COLUMBIA, S.C. (AP) - Gov. Carroll Campbell promised Wednesday to use the mandate of his landslide re-election to streamline state government, including vesting more power in the governor's office.
The Republican lawmaker, fresh off his historic victory over state Sen. Theo Mitchell of Greenville, indicated he may push for a cabinet form of government.``I'm going in for major changes in government,' Campbell told reporters. ``We will try to seek as much as the executive type of government as we possibly can.'
South Carolina has long been a legislative state, with power vested in the legislature and state agencies governed by commissions generally elected by lawmakers. In a cabinet, the chief executive appoints the heads of major agencies.
Campbell did not discuss the details. He said he did not want to steal the thunder from his January State of the State address to the General Assembly.
But he promised to unveil a ``complete program' for streamlining government. He added that a cabinet ``would be the best form of government we could have as far as the management side.'
Campbell and U.S. Sen. Strom Thurmond led a GOP ticket which swept in two other Republicans to upset victories over Democrats in statewide races Tuesday.
In the race for education superintendent, Barbara Nielsen defeated 12-year incumbent Charlie Williams. John Campbell, no relation to the governor, was seeking a fourth term as secretary of state. But he was defeated by Republican Jim Miles.
Thurmond, who is 87, is the oldest and longest-serving member of Congress. He easily defeated Democrat Robert Cunningham of Pawleys Island.
Miles told reporters he will make major changes in regulating lobbyists.
``The lobbyist problem is going to be solved,' the Greenville lawyer said. He promised his office will make lobbyists tell how they spend every dollar to influence legislation.
``That means every breakfast, that means every drink, that means every trip,' he said.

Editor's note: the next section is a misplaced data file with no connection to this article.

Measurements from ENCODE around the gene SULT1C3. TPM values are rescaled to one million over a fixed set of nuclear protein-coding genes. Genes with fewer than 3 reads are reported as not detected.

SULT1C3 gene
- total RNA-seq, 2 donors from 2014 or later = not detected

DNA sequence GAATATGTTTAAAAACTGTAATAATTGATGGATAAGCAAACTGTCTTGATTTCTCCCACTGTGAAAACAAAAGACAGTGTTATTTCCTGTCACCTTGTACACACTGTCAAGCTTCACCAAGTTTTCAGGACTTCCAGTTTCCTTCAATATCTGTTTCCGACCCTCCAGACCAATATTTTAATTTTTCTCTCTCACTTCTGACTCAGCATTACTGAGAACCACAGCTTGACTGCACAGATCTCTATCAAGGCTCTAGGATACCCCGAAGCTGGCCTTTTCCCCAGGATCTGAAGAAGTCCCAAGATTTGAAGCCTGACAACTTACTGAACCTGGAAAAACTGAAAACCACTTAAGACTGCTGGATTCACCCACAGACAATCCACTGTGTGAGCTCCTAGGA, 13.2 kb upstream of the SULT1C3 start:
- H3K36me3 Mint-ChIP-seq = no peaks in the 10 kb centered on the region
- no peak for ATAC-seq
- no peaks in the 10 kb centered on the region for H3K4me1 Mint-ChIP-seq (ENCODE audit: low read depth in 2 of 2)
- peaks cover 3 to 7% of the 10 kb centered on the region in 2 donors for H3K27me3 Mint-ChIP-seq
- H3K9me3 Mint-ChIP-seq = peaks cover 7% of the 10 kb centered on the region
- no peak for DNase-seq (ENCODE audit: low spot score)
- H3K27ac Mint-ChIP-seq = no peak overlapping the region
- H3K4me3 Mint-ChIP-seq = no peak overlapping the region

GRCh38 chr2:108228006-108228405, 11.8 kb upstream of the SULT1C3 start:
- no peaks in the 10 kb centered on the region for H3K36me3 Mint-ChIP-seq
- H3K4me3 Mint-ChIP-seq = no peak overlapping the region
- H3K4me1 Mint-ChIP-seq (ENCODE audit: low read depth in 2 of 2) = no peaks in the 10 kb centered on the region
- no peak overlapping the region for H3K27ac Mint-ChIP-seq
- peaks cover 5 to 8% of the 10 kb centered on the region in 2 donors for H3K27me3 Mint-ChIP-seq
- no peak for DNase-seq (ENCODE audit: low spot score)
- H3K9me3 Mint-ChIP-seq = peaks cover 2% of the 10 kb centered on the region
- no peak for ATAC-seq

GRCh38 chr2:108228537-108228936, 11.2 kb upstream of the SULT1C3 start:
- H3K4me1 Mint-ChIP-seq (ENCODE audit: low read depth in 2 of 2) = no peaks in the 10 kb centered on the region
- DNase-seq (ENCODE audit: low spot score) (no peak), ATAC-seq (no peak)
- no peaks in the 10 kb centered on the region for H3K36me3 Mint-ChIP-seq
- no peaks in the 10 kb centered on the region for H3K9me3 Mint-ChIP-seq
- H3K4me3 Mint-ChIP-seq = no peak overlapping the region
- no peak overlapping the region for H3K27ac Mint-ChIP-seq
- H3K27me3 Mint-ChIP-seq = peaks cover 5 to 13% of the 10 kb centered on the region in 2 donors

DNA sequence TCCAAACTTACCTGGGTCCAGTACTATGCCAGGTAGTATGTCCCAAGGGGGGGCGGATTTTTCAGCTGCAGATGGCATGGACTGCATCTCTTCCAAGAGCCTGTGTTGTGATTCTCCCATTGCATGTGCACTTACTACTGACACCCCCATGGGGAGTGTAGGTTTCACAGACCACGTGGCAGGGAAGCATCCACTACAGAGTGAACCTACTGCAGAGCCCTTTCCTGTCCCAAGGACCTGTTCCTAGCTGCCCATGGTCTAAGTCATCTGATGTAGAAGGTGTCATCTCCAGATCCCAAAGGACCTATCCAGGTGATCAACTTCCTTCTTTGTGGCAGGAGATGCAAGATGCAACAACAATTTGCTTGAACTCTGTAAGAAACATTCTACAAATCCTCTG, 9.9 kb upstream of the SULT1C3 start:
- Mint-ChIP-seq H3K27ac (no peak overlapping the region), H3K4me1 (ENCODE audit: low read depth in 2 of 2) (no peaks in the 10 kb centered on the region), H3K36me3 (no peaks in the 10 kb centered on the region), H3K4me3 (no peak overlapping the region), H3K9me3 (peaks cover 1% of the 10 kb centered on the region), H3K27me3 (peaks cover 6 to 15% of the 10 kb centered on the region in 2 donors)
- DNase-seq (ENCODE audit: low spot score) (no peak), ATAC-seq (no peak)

Nielsen promised a financial and personnel audit of the Department of Education. She complained during the campaign the department was top-heavy with administrators.
She also promised to cut ``the avalanche of paperwork' teachers must fill out every day.
Gov. Campbell said Mitchell called him Wednesday morning and promised to work with the governor.
``The people of South Carolina are more unified than at any time in the history of this state,' said the governor. He added he would push in the legislature for campaign and ethics reform.
All four of South Carolina's incumbent U.S. representatives facing challengers easily won re-election.
Lt. Gov. Nick Theodore defeated Republican Henry McMaster. Agriculture Commissioner Les Tindal, who jumped to the GOP earlier this year, was also re-elected.
State Treasurer Grady Patterson, Adjutant General T. Eston Marchant, and Comptroller General Earle Morris, all Democrats, were also returned to office. Incumbent Democratic Attorney General Travis Medlock was unopposed.
Three state House members were upset in Tuesday's voting while a recount was required in a fourth race. But the Democrats maintained their better than 2-to-1 edge in the Statehouse.
However, the governor said he felt he would be able to get his changes through the legislature even with the Democratic dominance.
``There are many members of the Democrat Party in South Carolina who are philosophically very much in tune and also very interested in some of the things I am very interested in,' he said.
He said the changes in government, if approved, would probably require voter approval and take several years to put into effect.
``This is not going to benefit Carroll Campbell,' the governor said.
Voters generally opposed a local option sales tax. Voters also rejected a constitutional amendment to limit the power of the state grand jury.
``The voters said they wanted the state to take every action they could against public corruption by soundly defeating the constitutional amendment,' Campbell said.
He added voters rejected the tax because they didn't trust local lawmakers to use the proceeds to roll back local property taxes.
``Both of those (issues) have to do with the way they're looking at trust of government,' Campbell said. ``It was a statement from the voters that they trusted their neighbor but they wanted to tie up their mule.'
In other election news, voters in Richland County picked an independent petition candidate in House District 80 over a Republican in Tuesday's election.
James ``Bubba' Cromer won 53.6 percent of the vote to defeat Republican Robert H. Burnside. Cromer had petitioned to get on the ballot after Rep. Mickey Burris, R-Eastover, decided to retire shortly before the deadline to file candidacy papers.
Also, Rep. Will McCain, R-Orangeburg, survived another close race. McCain won 54 percent of the vote to beat Democrat Liz Keitt.
In two Spartanburg County House races, recounts will be ordered. In District 37, Republican Rep. Ralph Davenport lost to Democratic challenger Kathleen Kempe, an attorney, by just 26 votes. And in District 38, Republican Rep. Danny Bruce of Campobello won by just four votes over Democratic challenger Judy Bradley.
State law requires recounts in both the Bruce and Davenport races because the margin between the winner and loser was within one percent of the total vote, said Betty Moore, director of registration and elections for Spartanburg County.